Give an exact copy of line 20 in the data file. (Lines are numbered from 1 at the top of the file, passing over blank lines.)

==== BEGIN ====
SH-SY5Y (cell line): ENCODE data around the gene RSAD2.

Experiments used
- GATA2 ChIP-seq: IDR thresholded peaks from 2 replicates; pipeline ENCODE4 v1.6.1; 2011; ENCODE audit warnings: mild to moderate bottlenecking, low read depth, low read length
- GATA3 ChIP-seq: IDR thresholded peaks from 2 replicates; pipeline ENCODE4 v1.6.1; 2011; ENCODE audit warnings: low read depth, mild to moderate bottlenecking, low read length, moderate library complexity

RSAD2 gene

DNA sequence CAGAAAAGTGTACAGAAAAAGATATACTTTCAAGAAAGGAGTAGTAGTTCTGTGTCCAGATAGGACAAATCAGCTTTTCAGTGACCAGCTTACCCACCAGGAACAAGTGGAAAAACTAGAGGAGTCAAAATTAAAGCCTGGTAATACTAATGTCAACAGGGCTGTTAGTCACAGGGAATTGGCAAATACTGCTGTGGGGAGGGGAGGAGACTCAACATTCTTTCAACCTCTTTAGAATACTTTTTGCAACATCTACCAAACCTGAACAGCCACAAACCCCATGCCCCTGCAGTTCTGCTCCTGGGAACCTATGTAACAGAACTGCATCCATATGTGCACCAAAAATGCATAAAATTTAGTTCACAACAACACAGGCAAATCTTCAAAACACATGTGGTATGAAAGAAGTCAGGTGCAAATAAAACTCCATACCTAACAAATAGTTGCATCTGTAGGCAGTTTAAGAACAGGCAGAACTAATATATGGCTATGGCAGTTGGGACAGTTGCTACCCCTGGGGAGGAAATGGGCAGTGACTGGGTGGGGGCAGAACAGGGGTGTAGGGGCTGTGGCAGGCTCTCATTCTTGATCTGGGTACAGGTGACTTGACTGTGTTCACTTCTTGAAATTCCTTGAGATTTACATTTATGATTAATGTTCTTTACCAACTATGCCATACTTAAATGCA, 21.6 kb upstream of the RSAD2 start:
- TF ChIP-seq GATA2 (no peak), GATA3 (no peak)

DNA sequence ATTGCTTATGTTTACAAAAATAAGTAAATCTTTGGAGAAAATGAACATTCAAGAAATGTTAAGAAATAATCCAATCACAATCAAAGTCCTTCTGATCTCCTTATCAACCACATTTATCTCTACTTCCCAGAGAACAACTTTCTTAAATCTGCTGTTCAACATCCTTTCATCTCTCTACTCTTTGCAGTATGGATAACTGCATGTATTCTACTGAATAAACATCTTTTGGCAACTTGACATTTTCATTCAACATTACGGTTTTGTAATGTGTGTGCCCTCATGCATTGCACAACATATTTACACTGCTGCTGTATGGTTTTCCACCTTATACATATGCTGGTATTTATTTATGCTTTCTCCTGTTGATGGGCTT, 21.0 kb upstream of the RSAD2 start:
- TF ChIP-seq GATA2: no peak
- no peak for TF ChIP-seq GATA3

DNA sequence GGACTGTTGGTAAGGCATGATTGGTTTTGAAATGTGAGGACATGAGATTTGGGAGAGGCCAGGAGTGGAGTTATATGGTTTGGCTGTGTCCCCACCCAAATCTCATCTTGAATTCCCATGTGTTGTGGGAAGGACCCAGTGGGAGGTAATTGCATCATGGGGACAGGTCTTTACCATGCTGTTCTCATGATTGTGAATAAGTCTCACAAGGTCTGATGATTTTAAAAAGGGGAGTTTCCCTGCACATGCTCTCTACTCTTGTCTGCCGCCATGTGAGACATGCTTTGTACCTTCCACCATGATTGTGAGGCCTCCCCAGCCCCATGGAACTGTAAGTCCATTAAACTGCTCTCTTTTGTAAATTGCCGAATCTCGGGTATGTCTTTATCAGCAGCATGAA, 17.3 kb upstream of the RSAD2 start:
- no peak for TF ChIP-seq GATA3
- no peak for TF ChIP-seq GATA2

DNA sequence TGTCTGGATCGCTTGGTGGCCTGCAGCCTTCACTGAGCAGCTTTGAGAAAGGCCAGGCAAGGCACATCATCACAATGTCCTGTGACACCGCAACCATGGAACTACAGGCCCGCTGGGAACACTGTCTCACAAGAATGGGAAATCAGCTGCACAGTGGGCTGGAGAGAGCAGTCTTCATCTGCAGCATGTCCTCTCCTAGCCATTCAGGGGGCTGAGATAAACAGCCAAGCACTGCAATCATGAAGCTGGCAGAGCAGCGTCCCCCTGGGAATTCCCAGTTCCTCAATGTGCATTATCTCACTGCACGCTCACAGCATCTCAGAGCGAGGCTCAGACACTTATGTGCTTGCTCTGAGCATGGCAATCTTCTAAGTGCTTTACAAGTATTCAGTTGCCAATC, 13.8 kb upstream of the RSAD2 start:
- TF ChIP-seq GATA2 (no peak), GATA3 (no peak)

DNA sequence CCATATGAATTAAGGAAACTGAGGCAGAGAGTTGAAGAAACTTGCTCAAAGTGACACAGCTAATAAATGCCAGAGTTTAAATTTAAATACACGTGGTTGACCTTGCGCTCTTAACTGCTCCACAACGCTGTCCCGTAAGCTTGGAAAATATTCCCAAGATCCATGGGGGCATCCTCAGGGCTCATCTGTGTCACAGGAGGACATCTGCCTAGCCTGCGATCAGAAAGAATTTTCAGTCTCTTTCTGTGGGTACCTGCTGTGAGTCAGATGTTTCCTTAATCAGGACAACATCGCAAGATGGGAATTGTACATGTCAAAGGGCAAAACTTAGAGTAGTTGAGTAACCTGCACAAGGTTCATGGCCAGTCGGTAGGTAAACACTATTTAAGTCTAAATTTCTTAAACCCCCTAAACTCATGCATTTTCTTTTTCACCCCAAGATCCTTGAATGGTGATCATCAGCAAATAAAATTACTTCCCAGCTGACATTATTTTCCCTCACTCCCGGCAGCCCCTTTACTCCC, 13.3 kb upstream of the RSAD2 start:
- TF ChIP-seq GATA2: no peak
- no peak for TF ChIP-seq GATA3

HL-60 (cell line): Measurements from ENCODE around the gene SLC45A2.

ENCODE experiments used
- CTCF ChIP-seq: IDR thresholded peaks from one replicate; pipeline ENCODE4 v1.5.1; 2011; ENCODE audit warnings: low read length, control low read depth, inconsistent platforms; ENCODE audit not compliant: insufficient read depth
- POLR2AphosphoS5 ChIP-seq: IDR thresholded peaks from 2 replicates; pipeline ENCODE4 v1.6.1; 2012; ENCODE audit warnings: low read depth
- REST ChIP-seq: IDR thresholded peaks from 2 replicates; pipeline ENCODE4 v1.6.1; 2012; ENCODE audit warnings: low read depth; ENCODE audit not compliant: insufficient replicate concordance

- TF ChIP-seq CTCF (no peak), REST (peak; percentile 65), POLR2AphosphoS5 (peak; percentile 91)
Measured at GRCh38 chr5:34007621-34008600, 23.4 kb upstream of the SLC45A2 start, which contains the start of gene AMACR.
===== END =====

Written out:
ENCODE experiments used